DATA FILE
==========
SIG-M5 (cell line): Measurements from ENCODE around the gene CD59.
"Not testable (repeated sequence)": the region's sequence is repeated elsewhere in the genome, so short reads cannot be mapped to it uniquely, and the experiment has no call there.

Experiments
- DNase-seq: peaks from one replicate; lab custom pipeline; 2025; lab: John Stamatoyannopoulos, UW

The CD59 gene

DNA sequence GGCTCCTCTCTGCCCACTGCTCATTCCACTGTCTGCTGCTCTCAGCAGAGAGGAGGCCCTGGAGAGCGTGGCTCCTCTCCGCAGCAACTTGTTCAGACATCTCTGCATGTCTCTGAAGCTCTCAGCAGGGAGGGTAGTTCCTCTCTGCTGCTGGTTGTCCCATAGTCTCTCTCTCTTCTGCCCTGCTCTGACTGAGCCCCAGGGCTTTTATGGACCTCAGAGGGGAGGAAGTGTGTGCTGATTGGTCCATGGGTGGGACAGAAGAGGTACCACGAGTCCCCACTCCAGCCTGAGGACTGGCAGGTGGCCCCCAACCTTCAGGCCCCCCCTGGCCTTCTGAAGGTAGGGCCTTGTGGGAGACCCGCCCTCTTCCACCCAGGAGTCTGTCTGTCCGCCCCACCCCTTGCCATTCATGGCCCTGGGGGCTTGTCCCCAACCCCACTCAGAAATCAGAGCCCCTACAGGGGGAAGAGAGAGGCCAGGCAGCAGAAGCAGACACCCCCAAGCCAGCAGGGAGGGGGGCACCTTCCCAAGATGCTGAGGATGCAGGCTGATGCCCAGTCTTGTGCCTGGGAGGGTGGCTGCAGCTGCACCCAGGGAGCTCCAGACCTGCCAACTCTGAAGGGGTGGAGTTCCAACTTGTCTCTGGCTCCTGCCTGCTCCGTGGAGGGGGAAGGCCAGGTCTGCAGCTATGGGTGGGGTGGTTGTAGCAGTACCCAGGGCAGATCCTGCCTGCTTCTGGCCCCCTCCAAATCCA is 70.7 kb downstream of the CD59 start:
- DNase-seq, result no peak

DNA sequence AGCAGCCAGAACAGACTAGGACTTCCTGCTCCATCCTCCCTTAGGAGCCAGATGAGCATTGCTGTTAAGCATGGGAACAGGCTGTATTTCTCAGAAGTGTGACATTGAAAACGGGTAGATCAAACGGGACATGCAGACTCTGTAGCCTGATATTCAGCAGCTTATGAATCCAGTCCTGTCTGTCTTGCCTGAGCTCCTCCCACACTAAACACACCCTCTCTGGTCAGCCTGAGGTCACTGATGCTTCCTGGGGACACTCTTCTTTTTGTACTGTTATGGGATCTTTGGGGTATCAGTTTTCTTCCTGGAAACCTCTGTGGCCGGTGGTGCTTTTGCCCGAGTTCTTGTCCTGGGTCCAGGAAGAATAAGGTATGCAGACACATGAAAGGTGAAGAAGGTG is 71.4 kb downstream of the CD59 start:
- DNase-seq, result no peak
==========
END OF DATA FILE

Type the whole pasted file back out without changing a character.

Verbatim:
SIG-M5 (cell line): Measurements from ENCODE around the gene CD59.
"Not testable (repeated sequence)": the region's sequence is repeated elsewhere in the genome, so short reads cannot be mapped to it uniquely, and the experiment has no call there.

Experiments
- DNase-seq: peaks from one replicate; lab custom pipeline; 2025; lab: John Stamatoyannopoulos, UW

The CD59 gene

DNA sequence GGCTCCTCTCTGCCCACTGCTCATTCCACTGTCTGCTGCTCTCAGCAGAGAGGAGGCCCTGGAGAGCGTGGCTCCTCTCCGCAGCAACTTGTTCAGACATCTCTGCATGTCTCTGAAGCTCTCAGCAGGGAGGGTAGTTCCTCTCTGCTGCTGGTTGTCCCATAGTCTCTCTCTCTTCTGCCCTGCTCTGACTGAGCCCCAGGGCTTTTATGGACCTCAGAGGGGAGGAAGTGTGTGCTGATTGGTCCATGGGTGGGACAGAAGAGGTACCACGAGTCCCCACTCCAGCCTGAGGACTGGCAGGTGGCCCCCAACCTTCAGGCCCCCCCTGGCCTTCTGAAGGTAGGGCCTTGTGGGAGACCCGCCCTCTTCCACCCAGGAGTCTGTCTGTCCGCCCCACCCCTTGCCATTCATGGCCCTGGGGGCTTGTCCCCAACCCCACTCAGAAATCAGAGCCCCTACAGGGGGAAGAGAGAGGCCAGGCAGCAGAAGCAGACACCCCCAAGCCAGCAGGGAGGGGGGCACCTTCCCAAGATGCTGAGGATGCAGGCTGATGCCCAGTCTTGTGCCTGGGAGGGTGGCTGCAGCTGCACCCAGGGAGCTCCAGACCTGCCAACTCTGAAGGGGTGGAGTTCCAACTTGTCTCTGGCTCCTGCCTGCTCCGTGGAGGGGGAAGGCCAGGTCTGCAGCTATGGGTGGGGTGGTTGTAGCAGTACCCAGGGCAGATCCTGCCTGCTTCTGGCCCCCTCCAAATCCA is 70.7 kb downstream of the CD59 start:
- DNase-seq, result no peak

DNA sequence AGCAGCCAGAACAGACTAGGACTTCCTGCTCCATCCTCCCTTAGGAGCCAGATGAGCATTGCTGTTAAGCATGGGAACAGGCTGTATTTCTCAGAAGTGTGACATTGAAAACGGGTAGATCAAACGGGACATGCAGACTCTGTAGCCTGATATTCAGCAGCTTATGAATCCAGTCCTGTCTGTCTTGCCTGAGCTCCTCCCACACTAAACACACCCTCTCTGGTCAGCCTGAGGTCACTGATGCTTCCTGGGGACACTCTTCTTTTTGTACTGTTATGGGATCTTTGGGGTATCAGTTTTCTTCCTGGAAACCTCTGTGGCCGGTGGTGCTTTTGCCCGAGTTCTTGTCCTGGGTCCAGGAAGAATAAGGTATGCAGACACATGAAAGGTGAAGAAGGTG is 71.4 kb downstream of the CD59 start:
- DNase-seq, result no peak